In-Field and Early Detection of Xylella fastidiosa Infections in Olive Using a Portable Instrument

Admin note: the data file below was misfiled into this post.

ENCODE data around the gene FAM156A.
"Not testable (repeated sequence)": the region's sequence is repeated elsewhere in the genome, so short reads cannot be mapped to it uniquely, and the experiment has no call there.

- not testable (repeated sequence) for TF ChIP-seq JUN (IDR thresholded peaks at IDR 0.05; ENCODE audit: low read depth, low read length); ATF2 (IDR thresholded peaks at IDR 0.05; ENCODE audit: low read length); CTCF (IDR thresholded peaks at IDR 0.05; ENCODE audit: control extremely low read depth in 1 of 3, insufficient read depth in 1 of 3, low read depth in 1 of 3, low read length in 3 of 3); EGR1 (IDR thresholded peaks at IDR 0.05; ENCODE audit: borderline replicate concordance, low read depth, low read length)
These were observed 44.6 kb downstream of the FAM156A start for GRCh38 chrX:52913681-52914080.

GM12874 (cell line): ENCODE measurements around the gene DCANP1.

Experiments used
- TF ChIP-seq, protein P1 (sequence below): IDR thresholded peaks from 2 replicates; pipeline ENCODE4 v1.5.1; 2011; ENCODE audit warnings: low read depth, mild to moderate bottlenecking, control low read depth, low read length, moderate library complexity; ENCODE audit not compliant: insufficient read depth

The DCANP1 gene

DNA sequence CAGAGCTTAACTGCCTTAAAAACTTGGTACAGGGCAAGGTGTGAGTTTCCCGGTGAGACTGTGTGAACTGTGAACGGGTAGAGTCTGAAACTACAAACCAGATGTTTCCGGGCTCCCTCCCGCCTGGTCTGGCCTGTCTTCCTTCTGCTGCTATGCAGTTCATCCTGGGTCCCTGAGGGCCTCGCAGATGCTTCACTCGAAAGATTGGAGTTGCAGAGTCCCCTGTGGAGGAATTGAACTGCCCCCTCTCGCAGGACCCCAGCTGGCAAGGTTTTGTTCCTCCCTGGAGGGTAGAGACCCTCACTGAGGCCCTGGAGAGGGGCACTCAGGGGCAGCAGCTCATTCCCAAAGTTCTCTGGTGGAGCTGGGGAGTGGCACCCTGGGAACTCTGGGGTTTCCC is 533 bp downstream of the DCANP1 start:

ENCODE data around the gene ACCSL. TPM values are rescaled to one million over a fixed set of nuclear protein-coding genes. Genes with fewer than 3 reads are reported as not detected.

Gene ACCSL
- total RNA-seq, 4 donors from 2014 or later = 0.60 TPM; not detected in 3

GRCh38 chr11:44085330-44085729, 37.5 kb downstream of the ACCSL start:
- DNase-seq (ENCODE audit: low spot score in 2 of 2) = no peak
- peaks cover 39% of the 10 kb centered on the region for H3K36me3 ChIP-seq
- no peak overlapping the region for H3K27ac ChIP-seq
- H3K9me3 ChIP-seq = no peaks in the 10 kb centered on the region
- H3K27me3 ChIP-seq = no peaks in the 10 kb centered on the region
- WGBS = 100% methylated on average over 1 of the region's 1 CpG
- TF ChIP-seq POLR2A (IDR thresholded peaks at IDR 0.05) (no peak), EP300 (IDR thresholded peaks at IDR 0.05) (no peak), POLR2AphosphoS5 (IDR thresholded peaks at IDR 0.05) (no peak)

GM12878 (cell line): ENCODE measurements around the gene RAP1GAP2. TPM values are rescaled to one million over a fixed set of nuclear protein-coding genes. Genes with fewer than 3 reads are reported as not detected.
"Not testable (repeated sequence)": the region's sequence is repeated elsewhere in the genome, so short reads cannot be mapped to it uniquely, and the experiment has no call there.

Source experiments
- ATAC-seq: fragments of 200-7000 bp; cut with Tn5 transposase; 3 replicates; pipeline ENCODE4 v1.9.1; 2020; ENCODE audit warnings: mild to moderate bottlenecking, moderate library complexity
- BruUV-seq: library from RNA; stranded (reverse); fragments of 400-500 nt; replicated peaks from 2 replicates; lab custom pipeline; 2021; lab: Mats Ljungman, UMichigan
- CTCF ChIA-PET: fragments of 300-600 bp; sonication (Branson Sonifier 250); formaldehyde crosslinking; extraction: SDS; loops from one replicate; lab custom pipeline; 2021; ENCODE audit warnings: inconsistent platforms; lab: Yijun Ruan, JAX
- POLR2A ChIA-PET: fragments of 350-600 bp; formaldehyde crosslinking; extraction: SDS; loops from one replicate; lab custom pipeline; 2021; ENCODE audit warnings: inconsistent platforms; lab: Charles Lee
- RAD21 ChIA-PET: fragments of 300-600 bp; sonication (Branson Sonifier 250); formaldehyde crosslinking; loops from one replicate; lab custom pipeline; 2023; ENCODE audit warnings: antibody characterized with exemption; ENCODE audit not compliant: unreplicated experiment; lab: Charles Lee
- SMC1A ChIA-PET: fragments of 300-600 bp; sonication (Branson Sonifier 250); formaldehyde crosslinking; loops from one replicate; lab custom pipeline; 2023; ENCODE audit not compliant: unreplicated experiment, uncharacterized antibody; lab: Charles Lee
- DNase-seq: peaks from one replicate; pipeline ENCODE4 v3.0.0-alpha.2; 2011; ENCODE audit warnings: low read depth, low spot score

Xylella fastidiosa subsp. pauca (Xfp) is a gram-negative pathogenic bacteria responsible for serious diseases (Purcell, 2013) that inflicts considerable economic loss (Li et al., 2007; Luvisi et al., 2017). The pathogen has been linked to olive quick decline syndrome (OQDS). This devastating olive disease was first observed in Salento (Apulia, southeastern Italy) in 2009. Infected trees respond to Xfp infection with scattered desiccation of twigs and small branches in the upper crown, which extend to the rest of the canopy, showing the characteristic blight effect. The disease causes tree death within a few years from the onset of symptoms (Martelli, 2016). The primary agronomic procedure for counteracting the infection is by heavy pruning to stimulate new growth (Martelli et al., 2016). However, this does not prevent the withering and desiccation of upper vegetation in the infected tree. Lignin deposition increases the tolerance of some hosts to Xylella fastidiosa. Elevated concentration of quinic acid, a lignin precursor, less concentration of hydroxytyrosolglucoside and the up-regulation of cinnamoyl-CoA reductase and polyphenol oxidase were observed in the most tolerant olive cultivar, Leccino (Sabella et al., 2018). In this opinion article, we explore the use of a portable instrument to detect OQDS, based on the host responses at the transcript level. This approach was proposed previously to detect Huanglongbing, a severe disease affecting Citrus worldwide (Dandekar et al., 2010; Martinelli et al., 2014b). These innovative methods of plant disease detection had been reviewed recently (Martinelli et al., 2014a).